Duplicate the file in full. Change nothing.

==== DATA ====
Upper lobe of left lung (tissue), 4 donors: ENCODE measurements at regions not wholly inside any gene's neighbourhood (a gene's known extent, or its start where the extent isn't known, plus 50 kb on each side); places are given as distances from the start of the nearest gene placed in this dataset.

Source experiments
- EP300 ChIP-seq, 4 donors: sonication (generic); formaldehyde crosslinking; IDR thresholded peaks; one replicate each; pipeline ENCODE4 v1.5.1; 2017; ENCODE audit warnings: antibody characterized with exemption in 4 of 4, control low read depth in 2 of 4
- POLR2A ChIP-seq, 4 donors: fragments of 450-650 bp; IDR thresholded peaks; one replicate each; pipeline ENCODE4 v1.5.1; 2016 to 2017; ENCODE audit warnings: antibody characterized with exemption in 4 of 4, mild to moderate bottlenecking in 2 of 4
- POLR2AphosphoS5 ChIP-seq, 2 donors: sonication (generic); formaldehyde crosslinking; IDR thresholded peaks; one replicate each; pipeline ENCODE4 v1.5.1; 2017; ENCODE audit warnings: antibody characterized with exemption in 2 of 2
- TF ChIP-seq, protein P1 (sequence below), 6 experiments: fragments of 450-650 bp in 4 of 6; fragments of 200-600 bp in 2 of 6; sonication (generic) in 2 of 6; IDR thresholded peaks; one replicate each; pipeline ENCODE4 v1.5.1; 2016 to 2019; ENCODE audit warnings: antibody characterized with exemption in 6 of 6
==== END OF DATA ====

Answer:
Upper lobe of left lung (tissue), 4 donors: ENCODE measurements at regions not wholly inside any gene's neighbourhood (a gene's known extent, or its start where the extent isn't known, plus 50 kb on each side); places are given as distances from the start of the nearest gene placed in this dataset.

Source experiments
- EP300 ChIP-seq, 4 donors: sonication (generic); formaldehyde crosslinking; IDR thresholded peaks; one replicate each; pipeline ENCODE4 v1.5.1; 2017; ENCODE audit warnings: antibody characterized with exemption in 4 of 4, control low read depth in 2 of 4
- POLR2A ChIP-seq, 4 donors: fragments of 450-650 bp; IDR thresholded peaks; one replicate each; pipeline ENCODE4 v1.5.1; 2016 to 2017; ENCODE audit warnings: antibody characterized with exemption in 4 of 4, mild to moderate bottlenecking in 2 of 4
- POLR2AphosphoS5 ChIP-seq, 2 donors: sonication (generic); formaldehyde crosslinking; IDR thresholded peaks; one replicate each; pipeline ENCODE4 v1.5.1; 2017; ENCODE audit warnings: antibody characterized with exemption in 2 of 2
- TF ChIP-seq, protein P1 (sequence below), 6 experiments: fragments of 450-650 bp in 4 of 6; fragments of 200-600 bp in 2 of 6; sonication (generic) in 2 of 6; IDR thresholded peaks; one replicate each; pipeline ENCODE4 v1.5.1; 2016 to 2019; ENCODE audit warnings: antibody characterized with exemption in 6 of 6